Having The Conversation—Even When You’re Not Sure How

As a minister of God, it's important for me to be as inclusive as possible. That is why, when Many Voices asked me to be a part of their video campaign, I didn’t hesitate.

My concept of Christianity is based on love, regardless of who you are.

When LGBT people come to Mount Vernon Church in Clayton, North Carolina, they’re coming to receive something. They’re not coming to be chastised. I can only be a conduit for whatever message or blessing God has intended for them. The bible, and my concept of Christianity, is based on love, regardless of who you are.

I may not understand everything, but if I love you, I’m going to be supportive of you in the way I know how, and I’m going to ask you to help me understand. If I love you, I’m going to make sure you’re safe, you’re clothed, you’re fed, and you’re sheltered. If I love you, I’ve got to take all of you.

In a church I pastored, there was a child who was maybe 12 years old. I knew there was something unique about her. She was trying to seek who she was. She became very attached to me and I became very attached to her.

Twenty years later, she got married to a young woman and she recently reached out to me.

She said, “You always supported me even though I didn’t know who I was.” I said, “I didn’t know who you were but I loved you.”

I could feel how much those words moved her. Who am I to separate her from who she is? Only she can determine who she is. All I can do is say, “I love you.”

I have realized that some people get so sidetracked with who you’re sleeping with when there are more important, pressing things that actually should concern us. In North Carolina, we have some of the most oppressive voting laws in the country. It feels like we’re going backwards. As I get older, I see that it takes all of us working together.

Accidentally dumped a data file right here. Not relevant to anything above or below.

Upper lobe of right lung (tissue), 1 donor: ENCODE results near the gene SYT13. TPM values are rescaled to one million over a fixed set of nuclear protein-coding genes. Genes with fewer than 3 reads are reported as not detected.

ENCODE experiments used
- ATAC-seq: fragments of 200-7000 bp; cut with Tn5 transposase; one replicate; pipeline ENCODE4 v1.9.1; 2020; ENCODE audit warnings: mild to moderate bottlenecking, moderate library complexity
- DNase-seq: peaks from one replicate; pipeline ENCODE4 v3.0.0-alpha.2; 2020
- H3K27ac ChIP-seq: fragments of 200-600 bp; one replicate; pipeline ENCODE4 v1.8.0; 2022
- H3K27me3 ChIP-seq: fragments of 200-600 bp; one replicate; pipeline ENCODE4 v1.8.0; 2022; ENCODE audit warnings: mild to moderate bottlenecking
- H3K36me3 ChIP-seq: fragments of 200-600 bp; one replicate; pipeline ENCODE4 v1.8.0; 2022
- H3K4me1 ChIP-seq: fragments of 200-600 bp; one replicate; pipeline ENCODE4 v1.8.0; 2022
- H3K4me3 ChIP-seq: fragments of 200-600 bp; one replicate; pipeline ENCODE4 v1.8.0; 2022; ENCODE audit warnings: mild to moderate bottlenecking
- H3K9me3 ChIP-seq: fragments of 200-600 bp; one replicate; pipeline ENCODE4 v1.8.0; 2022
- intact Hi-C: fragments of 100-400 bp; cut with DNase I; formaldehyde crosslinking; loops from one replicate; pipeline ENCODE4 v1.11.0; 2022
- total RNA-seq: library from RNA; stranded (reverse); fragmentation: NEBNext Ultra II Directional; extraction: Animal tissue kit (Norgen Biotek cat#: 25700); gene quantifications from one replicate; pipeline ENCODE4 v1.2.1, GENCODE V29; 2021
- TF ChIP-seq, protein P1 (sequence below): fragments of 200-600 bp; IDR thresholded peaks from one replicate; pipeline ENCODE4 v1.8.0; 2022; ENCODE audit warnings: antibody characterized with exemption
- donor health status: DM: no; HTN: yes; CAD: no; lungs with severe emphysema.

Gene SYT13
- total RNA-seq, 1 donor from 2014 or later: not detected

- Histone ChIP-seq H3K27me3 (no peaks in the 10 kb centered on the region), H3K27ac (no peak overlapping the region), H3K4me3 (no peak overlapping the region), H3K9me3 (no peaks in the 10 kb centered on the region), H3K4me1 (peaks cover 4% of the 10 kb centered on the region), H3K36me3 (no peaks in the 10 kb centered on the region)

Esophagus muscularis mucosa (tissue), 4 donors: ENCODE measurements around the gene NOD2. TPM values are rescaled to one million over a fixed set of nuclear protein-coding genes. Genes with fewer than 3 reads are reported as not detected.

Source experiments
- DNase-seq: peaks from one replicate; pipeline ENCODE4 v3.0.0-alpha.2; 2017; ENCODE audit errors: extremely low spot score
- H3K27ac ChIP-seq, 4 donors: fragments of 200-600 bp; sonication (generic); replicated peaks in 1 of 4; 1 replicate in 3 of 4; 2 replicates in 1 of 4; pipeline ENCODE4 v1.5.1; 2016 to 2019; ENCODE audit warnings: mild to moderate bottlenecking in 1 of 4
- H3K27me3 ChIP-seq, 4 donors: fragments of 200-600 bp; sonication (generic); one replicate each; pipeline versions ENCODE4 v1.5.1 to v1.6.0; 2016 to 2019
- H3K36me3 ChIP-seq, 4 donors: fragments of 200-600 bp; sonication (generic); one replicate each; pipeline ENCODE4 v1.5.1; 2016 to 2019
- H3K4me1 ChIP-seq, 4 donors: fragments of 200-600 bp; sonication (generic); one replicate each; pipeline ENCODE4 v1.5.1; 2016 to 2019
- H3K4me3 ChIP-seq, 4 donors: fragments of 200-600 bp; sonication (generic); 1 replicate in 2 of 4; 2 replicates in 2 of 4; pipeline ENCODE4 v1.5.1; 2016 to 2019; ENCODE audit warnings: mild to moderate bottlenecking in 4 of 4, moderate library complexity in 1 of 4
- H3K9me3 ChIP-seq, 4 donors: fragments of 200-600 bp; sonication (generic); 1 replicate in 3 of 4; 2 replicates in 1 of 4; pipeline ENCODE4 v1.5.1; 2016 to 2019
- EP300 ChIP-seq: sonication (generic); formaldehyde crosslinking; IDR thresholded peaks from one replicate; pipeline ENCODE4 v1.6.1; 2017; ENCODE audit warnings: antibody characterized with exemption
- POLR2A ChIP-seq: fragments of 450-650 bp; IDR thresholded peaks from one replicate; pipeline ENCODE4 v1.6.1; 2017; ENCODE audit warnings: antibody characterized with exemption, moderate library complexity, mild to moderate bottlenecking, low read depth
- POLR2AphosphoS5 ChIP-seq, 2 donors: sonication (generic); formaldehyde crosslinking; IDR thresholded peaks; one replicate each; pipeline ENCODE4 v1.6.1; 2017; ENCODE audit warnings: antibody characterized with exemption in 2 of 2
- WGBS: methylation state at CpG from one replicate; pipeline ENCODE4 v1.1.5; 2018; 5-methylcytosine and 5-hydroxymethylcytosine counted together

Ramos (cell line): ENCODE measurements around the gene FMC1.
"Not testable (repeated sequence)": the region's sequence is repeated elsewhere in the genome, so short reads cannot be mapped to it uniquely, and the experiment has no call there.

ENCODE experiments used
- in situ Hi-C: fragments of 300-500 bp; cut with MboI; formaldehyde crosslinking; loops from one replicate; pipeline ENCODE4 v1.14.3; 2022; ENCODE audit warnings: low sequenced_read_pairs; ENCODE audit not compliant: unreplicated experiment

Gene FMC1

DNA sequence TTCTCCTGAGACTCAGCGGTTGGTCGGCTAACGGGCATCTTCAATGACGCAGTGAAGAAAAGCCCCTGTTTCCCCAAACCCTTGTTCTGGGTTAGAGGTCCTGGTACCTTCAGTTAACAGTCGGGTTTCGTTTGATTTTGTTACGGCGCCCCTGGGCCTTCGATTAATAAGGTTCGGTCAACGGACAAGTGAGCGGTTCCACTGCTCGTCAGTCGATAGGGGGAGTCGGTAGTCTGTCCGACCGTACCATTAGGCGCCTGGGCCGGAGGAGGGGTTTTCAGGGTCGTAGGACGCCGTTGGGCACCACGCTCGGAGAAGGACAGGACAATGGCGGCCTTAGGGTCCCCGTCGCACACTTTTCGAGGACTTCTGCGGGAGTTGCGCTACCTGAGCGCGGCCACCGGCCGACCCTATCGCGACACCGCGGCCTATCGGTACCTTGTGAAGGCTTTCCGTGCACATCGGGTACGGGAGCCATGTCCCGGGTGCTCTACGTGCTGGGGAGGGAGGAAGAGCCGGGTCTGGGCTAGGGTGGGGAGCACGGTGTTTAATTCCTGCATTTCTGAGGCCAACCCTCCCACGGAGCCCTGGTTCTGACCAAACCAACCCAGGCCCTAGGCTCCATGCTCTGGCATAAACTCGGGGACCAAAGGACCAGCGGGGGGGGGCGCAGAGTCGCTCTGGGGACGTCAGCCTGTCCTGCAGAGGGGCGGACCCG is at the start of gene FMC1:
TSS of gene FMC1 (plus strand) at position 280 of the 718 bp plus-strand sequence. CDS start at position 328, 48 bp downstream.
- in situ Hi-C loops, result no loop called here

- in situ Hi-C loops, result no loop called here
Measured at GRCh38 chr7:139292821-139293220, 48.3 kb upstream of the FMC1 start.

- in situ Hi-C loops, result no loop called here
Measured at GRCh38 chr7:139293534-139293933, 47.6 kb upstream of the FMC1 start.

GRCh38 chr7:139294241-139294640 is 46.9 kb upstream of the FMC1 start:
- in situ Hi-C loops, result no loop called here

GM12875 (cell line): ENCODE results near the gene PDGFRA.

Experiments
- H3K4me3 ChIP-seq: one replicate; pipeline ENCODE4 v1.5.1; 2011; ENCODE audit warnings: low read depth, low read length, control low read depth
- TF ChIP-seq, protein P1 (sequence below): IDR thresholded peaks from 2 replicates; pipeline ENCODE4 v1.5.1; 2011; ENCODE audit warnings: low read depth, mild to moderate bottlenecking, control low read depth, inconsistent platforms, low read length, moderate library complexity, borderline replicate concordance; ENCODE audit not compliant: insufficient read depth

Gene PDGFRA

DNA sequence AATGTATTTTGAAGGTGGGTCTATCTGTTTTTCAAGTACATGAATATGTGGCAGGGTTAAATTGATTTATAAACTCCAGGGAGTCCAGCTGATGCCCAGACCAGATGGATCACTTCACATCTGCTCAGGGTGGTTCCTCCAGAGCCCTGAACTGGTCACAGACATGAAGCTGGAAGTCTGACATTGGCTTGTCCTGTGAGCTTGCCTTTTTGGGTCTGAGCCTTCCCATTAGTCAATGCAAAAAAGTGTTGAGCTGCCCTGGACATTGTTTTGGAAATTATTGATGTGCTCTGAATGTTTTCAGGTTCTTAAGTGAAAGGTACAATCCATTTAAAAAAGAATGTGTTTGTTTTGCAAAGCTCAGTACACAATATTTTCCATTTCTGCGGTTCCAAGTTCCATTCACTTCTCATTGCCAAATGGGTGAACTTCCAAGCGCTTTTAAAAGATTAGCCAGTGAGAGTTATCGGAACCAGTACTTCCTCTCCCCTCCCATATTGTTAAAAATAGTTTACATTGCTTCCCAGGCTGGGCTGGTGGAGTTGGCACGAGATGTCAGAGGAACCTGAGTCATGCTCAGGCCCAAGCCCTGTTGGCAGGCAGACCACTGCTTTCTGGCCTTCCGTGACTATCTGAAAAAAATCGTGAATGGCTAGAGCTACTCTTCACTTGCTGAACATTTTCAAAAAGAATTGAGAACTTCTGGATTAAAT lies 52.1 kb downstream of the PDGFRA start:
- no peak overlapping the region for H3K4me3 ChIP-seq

Equality is not a gay issue; it’s not a race issue.

If we’re going to move through the issues in North Carolina, around this country, and around the world, we have to work together. In order to do that I’ve had to meet people who are different and be ready to receive what’s given to me.

I don’t always understand it, and I’m not perfect, but I’m going to ask if you can help me out. I’m going to ask what I can do to make your life easier. But you got to keep informing me.

Education and information are key. I’m committed to finding out more about this movement, serving as a friend, being someone people can talk to, and speaking from the heart to everyone whether they agree with me or not.

That’s where I am and where I’m trying to go.

I’m not sure how you’d mark or measure that. And I’m not sure it matters. I just know I’m seeing people for who they are: people.

Rev. Dr. Terence Leathers for the Many Voices Video Campaign

Originally published by Many Voices; Photo via the Many Voices Video Campaign

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